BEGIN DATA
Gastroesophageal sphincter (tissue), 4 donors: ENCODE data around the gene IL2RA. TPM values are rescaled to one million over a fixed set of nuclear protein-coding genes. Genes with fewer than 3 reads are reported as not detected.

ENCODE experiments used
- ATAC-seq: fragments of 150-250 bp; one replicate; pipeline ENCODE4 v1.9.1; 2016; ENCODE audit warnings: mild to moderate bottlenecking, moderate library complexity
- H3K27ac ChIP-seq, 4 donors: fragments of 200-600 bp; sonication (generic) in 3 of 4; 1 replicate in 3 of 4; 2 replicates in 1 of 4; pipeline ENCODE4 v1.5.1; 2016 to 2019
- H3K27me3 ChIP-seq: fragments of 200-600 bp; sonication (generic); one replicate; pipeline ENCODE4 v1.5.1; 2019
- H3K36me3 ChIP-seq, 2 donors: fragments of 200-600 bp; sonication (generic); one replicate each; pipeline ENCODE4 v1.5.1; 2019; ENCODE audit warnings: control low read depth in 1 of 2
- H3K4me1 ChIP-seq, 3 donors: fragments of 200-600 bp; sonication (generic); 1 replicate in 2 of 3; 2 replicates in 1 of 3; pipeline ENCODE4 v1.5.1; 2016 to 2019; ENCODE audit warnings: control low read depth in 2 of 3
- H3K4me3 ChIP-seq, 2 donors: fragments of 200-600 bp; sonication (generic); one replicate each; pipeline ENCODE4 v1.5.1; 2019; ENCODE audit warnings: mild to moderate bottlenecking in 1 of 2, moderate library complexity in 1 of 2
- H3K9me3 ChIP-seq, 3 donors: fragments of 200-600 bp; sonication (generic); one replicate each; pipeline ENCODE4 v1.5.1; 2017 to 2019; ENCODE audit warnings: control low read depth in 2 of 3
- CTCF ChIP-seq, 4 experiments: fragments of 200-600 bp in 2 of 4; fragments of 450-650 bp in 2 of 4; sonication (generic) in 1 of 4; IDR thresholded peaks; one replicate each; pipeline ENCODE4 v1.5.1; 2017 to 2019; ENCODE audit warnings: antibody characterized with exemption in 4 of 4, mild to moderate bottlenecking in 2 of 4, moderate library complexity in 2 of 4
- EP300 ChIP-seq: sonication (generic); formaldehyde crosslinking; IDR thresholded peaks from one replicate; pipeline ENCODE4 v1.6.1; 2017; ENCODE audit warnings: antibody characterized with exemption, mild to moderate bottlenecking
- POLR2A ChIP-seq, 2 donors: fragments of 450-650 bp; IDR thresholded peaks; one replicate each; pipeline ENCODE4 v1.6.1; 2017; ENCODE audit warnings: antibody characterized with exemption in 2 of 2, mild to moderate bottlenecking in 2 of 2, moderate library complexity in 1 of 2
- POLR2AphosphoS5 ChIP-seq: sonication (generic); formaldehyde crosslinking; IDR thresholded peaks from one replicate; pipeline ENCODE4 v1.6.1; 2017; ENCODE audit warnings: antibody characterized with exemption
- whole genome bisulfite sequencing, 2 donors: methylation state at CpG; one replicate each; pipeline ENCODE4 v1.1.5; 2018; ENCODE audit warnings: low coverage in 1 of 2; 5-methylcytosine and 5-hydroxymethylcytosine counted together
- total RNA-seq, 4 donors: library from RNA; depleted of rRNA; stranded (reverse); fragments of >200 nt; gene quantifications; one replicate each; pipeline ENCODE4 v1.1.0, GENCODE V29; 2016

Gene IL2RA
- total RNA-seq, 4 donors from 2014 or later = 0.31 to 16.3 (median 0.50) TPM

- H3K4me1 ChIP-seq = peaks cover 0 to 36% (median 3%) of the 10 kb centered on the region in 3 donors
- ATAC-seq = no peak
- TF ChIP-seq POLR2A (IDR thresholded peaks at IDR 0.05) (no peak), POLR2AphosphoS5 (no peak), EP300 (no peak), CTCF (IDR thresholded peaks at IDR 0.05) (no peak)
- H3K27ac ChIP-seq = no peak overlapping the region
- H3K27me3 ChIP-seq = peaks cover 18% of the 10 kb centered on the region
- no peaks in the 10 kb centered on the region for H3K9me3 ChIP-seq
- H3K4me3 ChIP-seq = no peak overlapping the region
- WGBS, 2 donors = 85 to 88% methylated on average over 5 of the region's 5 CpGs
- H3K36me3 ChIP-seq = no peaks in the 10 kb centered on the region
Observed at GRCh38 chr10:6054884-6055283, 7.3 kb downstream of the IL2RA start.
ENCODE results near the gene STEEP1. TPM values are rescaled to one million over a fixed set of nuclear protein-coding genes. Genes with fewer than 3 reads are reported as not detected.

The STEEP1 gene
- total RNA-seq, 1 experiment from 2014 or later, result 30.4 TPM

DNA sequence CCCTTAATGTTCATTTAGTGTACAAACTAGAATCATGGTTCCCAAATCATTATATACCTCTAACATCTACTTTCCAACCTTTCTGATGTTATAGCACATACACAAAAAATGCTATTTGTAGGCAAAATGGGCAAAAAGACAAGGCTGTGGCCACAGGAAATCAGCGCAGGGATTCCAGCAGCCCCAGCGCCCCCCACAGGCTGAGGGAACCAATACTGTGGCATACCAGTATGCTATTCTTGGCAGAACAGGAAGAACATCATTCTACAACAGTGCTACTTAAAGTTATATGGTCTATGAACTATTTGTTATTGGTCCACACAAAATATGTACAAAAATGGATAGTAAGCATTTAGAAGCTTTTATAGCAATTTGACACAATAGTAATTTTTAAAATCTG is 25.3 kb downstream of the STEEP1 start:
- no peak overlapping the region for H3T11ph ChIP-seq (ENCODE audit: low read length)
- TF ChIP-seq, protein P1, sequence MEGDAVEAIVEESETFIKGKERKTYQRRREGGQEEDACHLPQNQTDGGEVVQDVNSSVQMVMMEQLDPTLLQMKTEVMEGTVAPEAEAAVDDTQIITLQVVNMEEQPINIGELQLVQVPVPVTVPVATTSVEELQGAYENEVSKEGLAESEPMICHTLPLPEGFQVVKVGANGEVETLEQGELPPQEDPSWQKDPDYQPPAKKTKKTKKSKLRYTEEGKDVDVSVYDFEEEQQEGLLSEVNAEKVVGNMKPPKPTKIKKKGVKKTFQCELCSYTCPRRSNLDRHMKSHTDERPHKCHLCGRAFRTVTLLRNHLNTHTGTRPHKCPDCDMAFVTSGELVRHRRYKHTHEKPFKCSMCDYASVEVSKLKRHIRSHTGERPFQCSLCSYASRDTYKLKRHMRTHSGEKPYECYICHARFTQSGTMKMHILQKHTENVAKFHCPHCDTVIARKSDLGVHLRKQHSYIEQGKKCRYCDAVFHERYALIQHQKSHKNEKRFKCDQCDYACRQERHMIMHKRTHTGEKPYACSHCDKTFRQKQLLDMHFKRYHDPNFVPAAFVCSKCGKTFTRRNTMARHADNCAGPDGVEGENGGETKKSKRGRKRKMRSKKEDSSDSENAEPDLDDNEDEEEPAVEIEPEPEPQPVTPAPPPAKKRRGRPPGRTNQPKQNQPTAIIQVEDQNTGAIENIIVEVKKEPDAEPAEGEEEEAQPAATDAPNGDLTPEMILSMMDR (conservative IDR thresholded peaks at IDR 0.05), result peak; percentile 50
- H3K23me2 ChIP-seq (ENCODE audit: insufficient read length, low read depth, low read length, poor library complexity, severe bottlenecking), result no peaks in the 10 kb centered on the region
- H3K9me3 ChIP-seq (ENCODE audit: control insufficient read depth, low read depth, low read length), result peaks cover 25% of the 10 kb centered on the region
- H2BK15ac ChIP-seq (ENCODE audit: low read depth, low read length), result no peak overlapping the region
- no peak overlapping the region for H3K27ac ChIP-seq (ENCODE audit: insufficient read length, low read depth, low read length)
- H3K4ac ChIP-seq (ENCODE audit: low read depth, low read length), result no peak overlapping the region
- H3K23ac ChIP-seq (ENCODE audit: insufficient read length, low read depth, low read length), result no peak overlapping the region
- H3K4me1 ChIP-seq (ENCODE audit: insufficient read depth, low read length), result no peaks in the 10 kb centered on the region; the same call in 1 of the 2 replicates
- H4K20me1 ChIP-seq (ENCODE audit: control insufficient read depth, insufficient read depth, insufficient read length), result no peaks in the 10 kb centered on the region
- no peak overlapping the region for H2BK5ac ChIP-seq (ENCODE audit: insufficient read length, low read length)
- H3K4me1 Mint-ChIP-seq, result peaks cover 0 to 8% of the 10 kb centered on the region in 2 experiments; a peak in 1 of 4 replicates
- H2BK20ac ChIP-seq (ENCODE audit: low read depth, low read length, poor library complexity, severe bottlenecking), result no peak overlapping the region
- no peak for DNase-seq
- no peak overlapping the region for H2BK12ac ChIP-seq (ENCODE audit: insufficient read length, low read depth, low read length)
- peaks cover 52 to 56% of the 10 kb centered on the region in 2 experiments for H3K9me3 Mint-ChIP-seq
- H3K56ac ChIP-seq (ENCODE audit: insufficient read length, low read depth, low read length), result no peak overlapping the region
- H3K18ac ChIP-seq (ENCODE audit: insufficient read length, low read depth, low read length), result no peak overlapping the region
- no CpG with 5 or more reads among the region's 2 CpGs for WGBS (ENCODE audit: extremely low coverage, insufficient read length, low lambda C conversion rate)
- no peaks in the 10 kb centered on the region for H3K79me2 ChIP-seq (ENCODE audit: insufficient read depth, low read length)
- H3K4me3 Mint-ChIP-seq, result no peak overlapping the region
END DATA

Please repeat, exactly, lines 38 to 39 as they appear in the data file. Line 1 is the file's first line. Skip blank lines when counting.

- H3K4ac ChIP-seq (ENCODE audit: low read depth, low read length), result no peak overlapping the region
- H3K23ac ChIP-seq (ENCODE audit: insufficient read length, low read depth, low read length), result no peak overlapping the region